In 2007, a study by the JCC Association revealed that two-thirds of the Jewish Community Centers in America were open at some time on the Sabbath. Since then, faced with pressure from members who would rather sweat on the elliptical trainers than sway with Shabbat prayers, the number of JCCs with Saturday hours has increased. One of Baltimore’s two branches decided to open in the afternoon. The JCC in Atlanta boasts on its website that it is “open 7 days a week.”
The JCC in Memphis may be one of the remaining few that takes the biblical admonition to refrain from work and commerce from sundown Friday to sundown Saturday in earnest. It’s closed.
This dynamic reflects a central conundrum of modern Jewish life: Once the decision is made not to strictly follow Halacha, where to draw the line? How to strike the right balance between adherence to tradition and the demands of the marketplace? The unprecedented freedom afforded American Jews contains the freedom not to observe Jewish law, but then what makes an institution — a JCC, a museum, a restaurant — Jewish?
In this context, the process undertaken by the National Museum of American Jewish History is instructive. In its former iteration, the museum was attached to a historic synagogue, and Saturday hours weren’t an option. In its sparkling new building, the result of a $150 million campaign, due to open at the end of November adjacent to Philadelphia’s Independence Hall, the museum faced a serious predicament: Close or curtail Sabbath use (and risk up to 25% of ticket revenue) or open on the prime day to pursue its educational and commercial mission.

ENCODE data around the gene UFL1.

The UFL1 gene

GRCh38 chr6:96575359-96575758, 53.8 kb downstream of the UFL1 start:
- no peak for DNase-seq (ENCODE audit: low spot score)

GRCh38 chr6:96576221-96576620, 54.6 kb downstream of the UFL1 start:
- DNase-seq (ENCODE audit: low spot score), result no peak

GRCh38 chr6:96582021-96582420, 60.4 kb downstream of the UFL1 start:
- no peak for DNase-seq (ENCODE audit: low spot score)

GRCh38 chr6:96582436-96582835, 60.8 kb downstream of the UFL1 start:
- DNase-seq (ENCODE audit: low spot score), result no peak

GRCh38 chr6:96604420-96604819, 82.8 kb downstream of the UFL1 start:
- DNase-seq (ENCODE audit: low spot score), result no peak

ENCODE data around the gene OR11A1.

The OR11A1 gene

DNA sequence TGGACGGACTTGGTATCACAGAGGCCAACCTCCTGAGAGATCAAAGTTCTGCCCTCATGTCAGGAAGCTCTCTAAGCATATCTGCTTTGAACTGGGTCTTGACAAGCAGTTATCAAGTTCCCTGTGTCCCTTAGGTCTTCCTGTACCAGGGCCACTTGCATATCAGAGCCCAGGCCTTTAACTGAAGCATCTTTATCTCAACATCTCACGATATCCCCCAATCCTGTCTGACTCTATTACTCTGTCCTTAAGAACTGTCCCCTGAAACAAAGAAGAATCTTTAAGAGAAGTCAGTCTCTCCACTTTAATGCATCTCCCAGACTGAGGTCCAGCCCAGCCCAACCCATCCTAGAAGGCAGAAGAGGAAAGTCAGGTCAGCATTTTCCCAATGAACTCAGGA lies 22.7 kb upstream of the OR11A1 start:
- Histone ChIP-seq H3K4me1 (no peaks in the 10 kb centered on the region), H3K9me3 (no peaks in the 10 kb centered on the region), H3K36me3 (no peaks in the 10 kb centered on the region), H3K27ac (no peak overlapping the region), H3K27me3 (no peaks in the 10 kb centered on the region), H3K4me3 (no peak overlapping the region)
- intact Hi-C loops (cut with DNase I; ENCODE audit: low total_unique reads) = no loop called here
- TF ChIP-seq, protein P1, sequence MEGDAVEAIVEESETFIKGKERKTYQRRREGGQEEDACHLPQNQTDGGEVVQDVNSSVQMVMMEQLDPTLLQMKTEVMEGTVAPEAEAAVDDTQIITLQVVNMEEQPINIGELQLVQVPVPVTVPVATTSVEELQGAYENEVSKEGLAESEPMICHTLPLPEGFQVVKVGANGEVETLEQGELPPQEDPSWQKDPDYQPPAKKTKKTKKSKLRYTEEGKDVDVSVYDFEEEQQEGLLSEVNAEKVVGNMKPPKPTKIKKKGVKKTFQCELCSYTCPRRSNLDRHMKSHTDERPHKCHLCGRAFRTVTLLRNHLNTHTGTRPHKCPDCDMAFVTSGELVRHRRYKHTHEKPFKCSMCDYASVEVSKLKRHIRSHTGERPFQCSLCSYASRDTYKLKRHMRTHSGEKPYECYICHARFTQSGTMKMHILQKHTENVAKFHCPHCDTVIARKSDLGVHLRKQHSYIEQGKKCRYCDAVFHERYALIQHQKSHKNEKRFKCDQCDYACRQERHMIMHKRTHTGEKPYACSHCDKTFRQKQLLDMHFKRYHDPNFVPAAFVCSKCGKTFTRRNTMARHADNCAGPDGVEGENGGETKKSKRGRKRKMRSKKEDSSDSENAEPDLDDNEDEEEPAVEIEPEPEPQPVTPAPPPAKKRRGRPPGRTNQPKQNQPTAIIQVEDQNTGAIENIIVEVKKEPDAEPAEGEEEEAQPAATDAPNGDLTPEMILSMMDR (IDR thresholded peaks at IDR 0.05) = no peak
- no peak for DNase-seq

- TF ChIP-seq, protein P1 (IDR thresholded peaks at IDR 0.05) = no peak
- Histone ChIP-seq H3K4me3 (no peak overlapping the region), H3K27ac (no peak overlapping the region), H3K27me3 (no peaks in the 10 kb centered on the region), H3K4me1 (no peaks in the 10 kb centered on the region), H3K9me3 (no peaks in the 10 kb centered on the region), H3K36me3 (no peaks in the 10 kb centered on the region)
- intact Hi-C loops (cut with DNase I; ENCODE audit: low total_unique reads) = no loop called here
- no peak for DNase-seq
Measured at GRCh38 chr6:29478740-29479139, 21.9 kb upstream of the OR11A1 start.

After much deliberation with rabbis and laypeople, the museum decided on a classically Solomonic approach. It will be open on Saturdays, but won’t sell tickets, which will only be available in advance, online or in kiosks outside. The cafe will be closed. The all-important gift shop will be open, but will only accept credit card payments, to be processed after sundown. And the whole building will shutter on major Jewish holidays.
“We’re not pretending that we’re complying with Halacha,” Michael Rosenzweig, the museum’s CEO and president, told the Forward. “But it seemed more than appropriate for the museum to demonstrate its sensitivity towards and respect for tradition.”
Museum facilities won’t be available for rent on the Sabbath — no Saturday evening weddings in June — and Rosenzweig said the board was willing to accept the financial sacrifice. He’d like to copy New York’s Jewish Museum, which is open on Saturdays and free, thanks to a donor who covers the lost revenue.
While many JCCs won’t accept money on Saturdays, that’s more a symbolic than financial sacrifice. The new museum may find in its fiercely competitive market that it cannot maintain this imperfect but noteworthy compromise. But by grappling publicly with the dilemma, it clearly distinguished a Jewish institution from all others, and that’s a tradition, too.